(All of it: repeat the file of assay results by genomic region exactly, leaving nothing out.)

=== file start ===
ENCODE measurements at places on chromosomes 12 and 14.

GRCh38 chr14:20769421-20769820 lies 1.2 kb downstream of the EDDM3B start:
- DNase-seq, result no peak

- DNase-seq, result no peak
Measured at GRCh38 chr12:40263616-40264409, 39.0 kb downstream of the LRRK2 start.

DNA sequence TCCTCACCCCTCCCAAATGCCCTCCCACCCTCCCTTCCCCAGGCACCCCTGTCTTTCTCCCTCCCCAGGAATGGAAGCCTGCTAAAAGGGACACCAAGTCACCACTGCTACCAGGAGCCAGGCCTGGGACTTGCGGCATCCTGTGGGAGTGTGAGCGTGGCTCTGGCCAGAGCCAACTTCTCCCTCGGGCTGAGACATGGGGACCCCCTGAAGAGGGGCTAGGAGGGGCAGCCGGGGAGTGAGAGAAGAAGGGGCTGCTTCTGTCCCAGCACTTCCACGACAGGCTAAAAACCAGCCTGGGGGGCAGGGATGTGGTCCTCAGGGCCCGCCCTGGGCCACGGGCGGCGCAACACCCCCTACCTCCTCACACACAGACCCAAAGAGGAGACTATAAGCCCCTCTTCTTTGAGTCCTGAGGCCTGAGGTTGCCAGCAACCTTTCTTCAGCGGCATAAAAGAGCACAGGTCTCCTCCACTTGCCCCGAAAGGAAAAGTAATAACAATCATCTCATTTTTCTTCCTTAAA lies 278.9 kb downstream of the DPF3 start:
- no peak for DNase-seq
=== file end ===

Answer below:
ENCODE measurements at places on chromosomes 12 and 14.

GRCh38 chr14:20769421-20769820 lies 1.2 kb downstream of the EDDM3B start:
- DNase-seq, result no peak

- DNase-seq, result no peak
Measured at GRCh38 chr12:40263616-40264409, 39.0 kb downstream of the LRRK2 start.

DNA sequence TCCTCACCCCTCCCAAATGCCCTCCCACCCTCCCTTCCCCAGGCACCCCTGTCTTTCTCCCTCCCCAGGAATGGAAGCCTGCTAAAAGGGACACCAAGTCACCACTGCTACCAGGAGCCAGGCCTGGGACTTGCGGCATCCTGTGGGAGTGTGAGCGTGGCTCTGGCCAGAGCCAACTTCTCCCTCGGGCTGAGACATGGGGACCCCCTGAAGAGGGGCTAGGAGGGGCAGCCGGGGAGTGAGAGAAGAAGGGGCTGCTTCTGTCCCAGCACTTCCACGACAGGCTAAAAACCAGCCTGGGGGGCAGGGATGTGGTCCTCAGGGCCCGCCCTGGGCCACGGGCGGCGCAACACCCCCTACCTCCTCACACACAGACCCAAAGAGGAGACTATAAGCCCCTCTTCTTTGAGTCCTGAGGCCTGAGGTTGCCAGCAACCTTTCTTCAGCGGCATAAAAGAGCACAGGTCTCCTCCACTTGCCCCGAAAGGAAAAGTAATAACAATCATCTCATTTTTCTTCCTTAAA lies 278.9 kb downstream of the DPF3 start:
- no peak for DNase-seq